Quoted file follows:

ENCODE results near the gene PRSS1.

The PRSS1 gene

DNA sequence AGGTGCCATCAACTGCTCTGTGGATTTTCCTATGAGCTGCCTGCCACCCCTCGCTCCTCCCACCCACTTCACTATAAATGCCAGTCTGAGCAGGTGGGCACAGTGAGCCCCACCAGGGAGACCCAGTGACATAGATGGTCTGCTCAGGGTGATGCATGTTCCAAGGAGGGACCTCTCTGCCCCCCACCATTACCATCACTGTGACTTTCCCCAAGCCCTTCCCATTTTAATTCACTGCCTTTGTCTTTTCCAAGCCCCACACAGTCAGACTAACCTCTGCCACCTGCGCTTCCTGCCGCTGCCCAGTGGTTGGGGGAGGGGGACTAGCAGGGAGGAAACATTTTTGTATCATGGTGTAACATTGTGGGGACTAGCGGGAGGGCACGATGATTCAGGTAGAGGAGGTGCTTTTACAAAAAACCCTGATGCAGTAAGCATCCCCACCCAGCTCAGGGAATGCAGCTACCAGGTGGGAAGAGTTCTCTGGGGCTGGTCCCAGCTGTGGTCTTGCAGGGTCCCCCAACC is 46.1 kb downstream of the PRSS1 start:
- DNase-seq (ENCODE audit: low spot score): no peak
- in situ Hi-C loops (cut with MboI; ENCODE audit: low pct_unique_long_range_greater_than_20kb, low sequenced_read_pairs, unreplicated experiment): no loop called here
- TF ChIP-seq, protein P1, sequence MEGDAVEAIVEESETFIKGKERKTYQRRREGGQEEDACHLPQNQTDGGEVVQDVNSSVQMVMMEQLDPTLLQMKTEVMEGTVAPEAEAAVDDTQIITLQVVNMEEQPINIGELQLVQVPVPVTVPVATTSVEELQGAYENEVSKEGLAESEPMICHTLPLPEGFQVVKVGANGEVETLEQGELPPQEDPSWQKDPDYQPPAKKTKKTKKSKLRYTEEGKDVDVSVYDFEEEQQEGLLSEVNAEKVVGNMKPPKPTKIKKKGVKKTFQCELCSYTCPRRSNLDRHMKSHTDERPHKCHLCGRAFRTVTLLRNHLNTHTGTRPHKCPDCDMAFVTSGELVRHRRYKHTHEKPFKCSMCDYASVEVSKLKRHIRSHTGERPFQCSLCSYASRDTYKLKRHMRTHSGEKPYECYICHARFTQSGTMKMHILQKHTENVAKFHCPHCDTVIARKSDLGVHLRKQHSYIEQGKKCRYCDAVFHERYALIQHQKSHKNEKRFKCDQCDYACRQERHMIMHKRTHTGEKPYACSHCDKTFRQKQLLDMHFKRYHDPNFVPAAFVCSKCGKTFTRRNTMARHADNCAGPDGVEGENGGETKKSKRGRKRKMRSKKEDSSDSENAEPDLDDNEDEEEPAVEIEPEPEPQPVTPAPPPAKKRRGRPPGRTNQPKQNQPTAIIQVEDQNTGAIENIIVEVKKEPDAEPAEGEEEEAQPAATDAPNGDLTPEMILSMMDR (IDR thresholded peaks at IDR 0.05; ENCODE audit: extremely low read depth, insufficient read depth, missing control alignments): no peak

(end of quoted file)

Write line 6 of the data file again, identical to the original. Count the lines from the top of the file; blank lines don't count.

- TF ChIP-seq, protein P1, sequence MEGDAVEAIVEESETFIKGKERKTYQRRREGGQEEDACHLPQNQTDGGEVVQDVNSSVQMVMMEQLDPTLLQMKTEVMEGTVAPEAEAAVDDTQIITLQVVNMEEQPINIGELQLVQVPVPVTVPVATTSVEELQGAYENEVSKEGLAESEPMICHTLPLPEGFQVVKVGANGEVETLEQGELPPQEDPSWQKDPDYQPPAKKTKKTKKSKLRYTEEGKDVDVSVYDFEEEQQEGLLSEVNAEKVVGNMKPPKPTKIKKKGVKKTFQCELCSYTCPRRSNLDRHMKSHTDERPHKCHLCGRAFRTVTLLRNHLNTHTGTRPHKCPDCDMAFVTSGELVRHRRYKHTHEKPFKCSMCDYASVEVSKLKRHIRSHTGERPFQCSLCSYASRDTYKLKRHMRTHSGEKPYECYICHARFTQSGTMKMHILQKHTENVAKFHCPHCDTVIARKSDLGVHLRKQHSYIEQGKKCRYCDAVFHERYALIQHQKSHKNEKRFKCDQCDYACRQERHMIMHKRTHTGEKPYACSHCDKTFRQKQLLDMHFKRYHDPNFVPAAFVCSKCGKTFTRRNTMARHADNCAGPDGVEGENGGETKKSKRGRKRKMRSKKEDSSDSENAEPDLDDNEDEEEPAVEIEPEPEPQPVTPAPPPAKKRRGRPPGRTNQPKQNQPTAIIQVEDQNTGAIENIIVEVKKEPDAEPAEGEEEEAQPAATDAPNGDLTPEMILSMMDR (IDR thresholded peaks at IDR 0.05; ENCODE audit: extremely low read depth, insufficient read depth, missing control alignments): no peak